Hypothyroidism & Hearing Loss

Hypothyroidism & Hearing Loss

Bonnie L. Baehr, Au.D.

January is National Thyroid Awareness month and as we approach the new year, it is good to educate yourself about the connection between hypothyroidism and hearing loss. Thyroid disease can affect many of your body’s functions, including your hearing.

It is estimated that approximately 20 million Americans are living with some form of thyroid disease, but as many as 60 percent are unaware of their affliction. Many of the symptoms can stand alone as medical conditions or be comorbidities of other diseases. This can make it difficult to know one’s diagnosis.

A Healthy Thyroid for Overall Health

The thyroid is a gland that produces hormones that regulate metabolism in the body. It sits below the Adam’s apple, along the front of the windpipe. Its shape is similar to a butterfly and undetectable to the touch when it is its normal size. When the thyroid does not produce enough of the hormone to regulate metabolism, many of the body’s functions slow down significantly.

When there is a disorder or condition of the thyroid, it can greatly affect the body’s essential functions including energy level, heart rate, central and peripheral nervous systems, body weight, and many others. Common conditions of the thyroid include:

  • Hyperthyroidism occurs when the thyroid produces too much of the thyroxine hormone. Symptoms of hyperthyroidism include irritability, nervousness, muscle weakness, unexplained weight loss, sleep disturbances, vision problems, and eye irritation. It is not unheard of to experience tinnitus and/or vertigo while suffering from hypothyroidism.
  • Hypothyroidism, however, occurs when the thyroid does not produce enough of this hormone. This can cause fatigue, depression, forgetfulness, and weight gain.
  • Goiter is a condition wherein the thyroid swells and interferes with breathing and swallowing.
  • Thyroid cancer is comparatively uncommon to other forms of cancer. Therefore, it usually responds well to treatment with surgery or radiation. The latter, however, could damage your hearing.

The Thyroid and Your Ears

The World Health Organization (WHO) approximates that 466 million people worldwide are living with disabling hearing loss. About 48 million Americans have some degree of hearing loss (about 20 percent of the U.S. population) and roughly 40 percent of them are younger than 60.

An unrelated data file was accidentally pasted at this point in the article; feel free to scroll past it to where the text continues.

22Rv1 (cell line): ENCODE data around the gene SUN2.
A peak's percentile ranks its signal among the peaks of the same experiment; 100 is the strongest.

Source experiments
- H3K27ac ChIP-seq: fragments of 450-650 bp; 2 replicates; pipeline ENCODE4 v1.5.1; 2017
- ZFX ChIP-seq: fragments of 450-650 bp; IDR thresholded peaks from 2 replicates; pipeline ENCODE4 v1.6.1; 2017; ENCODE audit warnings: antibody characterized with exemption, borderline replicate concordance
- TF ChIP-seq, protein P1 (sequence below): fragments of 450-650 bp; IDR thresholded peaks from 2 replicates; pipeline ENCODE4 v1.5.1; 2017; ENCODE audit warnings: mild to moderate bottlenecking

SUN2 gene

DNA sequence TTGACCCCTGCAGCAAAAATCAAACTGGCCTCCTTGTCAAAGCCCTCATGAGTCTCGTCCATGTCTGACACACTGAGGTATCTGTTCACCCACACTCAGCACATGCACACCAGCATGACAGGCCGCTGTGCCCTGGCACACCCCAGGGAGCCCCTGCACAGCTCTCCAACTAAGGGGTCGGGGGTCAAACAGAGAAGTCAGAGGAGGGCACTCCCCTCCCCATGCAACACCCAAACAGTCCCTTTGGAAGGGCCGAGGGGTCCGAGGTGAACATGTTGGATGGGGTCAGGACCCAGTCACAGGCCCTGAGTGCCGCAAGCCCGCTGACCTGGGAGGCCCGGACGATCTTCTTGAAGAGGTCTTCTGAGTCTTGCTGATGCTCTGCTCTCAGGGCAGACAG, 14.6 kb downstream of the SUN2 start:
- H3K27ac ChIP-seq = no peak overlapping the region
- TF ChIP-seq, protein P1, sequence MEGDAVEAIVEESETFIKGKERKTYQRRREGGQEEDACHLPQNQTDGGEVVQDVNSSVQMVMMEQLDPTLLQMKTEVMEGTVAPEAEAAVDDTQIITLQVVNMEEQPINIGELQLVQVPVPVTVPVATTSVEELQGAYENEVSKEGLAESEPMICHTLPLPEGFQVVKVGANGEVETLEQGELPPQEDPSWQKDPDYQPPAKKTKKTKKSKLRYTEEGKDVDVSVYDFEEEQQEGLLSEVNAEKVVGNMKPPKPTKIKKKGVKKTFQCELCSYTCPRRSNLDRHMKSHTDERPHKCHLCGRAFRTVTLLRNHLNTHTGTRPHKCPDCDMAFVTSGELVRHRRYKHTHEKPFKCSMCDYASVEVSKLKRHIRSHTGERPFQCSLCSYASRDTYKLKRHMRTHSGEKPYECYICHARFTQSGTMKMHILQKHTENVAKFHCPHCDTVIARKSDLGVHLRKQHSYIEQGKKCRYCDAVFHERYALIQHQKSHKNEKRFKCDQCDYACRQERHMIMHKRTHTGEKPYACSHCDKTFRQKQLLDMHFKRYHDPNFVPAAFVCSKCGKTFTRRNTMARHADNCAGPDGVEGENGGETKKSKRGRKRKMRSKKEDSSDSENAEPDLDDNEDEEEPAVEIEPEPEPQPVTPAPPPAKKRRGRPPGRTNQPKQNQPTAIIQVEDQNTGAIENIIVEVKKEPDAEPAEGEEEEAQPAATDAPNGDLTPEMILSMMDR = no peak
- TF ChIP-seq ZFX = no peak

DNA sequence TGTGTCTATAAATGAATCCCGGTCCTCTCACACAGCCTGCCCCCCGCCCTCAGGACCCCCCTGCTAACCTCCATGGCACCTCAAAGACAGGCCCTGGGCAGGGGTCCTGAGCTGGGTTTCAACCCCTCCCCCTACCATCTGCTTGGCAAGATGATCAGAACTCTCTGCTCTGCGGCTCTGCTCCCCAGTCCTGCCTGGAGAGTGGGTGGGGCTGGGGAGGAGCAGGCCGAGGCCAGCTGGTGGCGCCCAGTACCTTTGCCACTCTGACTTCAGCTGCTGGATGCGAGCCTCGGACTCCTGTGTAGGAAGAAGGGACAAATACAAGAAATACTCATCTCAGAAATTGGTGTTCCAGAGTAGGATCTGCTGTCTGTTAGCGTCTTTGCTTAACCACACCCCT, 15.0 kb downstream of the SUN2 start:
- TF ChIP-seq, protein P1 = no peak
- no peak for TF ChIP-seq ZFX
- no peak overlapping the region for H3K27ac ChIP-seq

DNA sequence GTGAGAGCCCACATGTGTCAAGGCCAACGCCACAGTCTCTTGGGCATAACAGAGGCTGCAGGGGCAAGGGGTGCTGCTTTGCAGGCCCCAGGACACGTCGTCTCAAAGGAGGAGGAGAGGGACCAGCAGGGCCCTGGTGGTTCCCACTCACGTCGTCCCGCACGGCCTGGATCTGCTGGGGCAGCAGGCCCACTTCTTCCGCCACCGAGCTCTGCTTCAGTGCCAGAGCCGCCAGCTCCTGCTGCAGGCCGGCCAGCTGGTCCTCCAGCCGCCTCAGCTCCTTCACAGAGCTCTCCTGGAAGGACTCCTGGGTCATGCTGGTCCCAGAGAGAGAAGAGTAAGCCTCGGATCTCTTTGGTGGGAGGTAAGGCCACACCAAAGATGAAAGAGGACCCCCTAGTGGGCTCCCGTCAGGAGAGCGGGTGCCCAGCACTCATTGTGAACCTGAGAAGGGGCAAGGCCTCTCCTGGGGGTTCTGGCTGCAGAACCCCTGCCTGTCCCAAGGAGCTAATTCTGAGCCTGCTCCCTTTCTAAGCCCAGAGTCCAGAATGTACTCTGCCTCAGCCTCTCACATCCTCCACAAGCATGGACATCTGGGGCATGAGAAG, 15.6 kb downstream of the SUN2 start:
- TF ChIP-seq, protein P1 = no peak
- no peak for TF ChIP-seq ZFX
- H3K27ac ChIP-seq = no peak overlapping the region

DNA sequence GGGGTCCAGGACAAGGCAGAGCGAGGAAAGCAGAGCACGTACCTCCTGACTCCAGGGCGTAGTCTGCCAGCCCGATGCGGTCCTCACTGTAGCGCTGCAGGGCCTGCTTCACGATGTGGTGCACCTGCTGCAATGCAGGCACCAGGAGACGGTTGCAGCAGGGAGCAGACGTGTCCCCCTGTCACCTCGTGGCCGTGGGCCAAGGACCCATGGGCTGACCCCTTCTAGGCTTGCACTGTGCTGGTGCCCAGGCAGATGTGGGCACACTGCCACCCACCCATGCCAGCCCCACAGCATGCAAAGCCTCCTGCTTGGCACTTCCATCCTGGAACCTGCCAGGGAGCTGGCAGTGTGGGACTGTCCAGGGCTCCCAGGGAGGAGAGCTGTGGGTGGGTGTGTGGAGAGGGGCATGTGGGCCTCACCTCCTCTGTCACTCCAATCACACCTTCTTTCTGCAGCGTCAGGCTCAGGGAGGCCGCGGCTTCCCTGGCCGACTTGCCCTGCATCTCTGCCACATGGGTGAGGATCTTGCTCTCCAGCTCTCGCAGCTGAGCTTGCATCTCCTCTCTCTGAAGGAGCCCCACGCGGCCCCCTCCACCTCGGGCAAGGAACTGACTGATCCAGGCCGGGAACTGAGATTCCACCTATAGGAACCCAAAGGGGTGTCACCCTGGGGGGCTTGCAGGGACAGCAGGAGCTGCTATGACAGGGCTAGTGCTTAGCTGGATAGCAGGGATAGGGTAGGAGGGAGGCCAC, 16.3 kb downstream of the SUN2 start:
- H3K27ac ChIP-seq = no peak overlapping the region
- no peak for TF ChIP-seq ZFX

Research is ongoing to find the connection between hearing loss and both hyperthyroidism and hypothyroidism, but they have both been linked to disabling hearing loss. These thyroid conditions are known to affect not only hearing loss, but tinnitus and balance, as well:

  • Pendred Syndrome, a genetic disorder that causes early hearing loss in children, also often leads to the development of goiter.
  • Grave’s Disease, an autoimmune disorder wherein the immune system attacks the thyroid and causes it to produce more thyroid hormone than your body needs. It is one of the known causes of hyperthyroidism (an overactive thyroid).
  • Hashimoto’s Disease, an autoimmune disorder that damages the thyroid gland. It is commonly known as a cause of hypothyroidism (an underactive thyroid).

Radiation treatment for thyroid cancer may cause hearing loss, as studies have shown that patients who undergo radiation treatment for cancers of the head or neck—like thyroid cancer—seem more likely to experience a hearing loss.

Seeking Treatment for Hypothyroidism

If you are experiencing symptoms connected with thyroid disease, consult your medical doctor and ask about the connections between thyroid disease and hearing loss. You should also consult a hearing health care professional to learn how to navigate your hearing health during treatment. Hearing health should not be overlooked when considering your overall health. Better care and attention to your overall health will ultimately benefit your hearing.

Beverly Hills Hearing Center

Getting regular hearing exams, wearing hearing aids, et cetera, is imperative to your good health.

There are many online outlets available to find a hearing health professional near you. Many of these sites also have self-tests you can administer before making an appointment at a doctor’s office. A trained professional, however, is the only way to get an official examination of each ear’s hearing ability. At Beverly Hills Hearing Center, we provide a thorough diagnosis of your results. Afterwards, we can recommend the next steps that will best suit your needs. Hearing aids and cochlear implants are common recommendations. Make an appointment with us today.